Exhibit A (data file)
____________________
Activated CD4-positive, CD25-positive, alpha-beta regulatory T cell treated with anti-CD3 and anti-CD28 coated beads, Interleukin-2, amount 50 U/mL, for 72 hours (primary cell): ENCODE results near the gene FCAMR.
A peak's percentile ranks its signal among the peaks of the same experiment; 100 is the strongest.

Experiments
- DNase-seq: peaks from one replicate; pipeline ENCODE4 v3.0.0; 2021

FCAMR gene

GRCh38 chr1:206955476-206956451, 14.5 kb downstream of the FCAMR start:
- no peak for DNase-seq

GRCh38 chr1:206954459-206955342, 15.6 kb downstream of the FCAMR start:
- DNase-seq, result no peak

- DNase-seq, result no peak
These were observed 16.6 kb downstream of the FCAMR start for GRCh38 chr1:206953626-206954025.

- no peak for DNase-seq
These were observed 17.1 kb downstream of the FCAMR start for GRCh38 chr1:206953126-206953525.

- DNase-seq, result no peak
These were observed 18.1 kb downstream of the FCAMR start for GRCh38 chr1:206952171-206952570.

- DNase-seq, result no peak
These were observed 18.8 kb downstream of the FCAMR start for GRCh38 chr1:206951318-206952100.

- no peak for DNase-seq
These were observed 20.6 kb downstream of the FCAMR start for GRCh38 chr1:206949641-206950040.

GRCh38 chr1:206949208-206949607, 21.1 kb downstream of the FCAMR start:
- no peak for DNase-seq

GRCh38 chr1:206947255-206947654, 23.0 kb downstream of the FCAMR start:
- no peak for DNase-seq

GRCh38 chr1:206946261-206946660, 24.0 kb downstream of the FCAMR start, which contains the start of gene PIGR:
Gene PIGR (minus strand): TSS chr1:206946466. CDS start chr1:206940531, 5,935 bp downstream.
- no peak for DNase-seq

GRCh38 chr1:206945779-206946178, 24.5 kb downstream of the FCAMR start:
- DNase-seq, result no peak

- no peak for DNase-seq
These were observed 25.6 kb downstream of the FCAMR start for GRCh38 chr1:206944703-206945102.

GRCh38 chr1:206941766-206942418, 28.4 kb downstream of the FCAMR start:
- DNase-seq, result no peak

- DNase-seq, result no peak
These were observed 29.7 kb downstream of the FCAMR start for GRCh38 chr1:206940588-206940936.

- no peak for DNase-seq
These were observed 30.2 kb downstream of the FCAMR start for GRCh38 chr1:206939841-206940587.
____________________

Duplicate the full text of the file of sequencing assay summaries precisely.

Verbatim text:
Activated CD4-positive, CD25-positive, alpha-beta regulatory T cell treated with anti-CD3 and anti-CD28 coated beads, Interleukin-2, amount 50 U/mL, for 72 hours (primary cell): ENCODE results near the gene FCAMR.
A peak's percentile ranks its signal among the peaks of the same experiment; 100 is the strongest.

Experiments
- DNase-seq: peaks from one replicate; pipeline ENCODE4 v3.0.0; 2021

FCAMR gene

GRCh38 chr1:206955476-206956451, 14.5 kb downstream of the FCAMR start:
- no peak for DNase-seq

GRCh38 chr1:206954459-206955342, 15.6 kb downstream of the FCAMR start:
- DNase-seq, result no peak

- DNase-seq, result no peak
These were observed 16.6 kb downstream of the FCAMR start for GRCh38 chr1:206953626-206954025.

- no peak for DNase-seq
These were observed 17.1 kb downstream of the FCAMR start for GRCh38 chr1:206953126-206953525.

- DNase-seq, result no peak
These were observed 18.1 kb downstream of the FCAMR start for GRCh38 chr1:206952171-206952570.

- DNase-seq, result no peak
These were observed 18.8 kb downstream of the FCAMR start for GRCh38 chr1:206951318-206952100.

- no peak for DNase-seq
These were observed 20.6 kb downstream of the FCAMR start for GRCh38 chr1:206949641-206950040.

GRCh38 chr1:206949208-206949607, 21.1 kb downstream of the FCAMR start:
- no peak for DNase-seq

GRCh38 chr1:206947255-206947654, 23.0 kb downstream of the FCAMR start:
- no peak for DNase-seq

GRCh38 chr1:206946261-206946660, 24.0 kb downstream of the FCAMR start, which contains the start of gene PIGR:
Gene PIGR (minus strand): TSS chr1:206946466. CDS start chr1:206940531, 5,935 bp downstream.
- no peak for DNase-seq

GRCh38 chr1:206945779-206946178, 24.5 kb downstream of the FCAMR start:
- DNase-seq, result no peak

- no peak for DNase-seq
These were observed 25.6 kb downstream of the FCAMR start for GRCh38 chr1:206944703-206945102.

GRCh38 chr1:206941766-206942418, 28.4 kb downstream of the FCAMR start:
- DNase-seq, result no peak

- DNase-seq, result no peak
These were observed 29.7 kb downstream of the FCAMR start for GRCh38 chr1:206940588-206940936.

- no peak for DNase-seq
These were observed 30.2 kb downstream of the FCAMR start for GRCh38 chr1:206939841-206940587.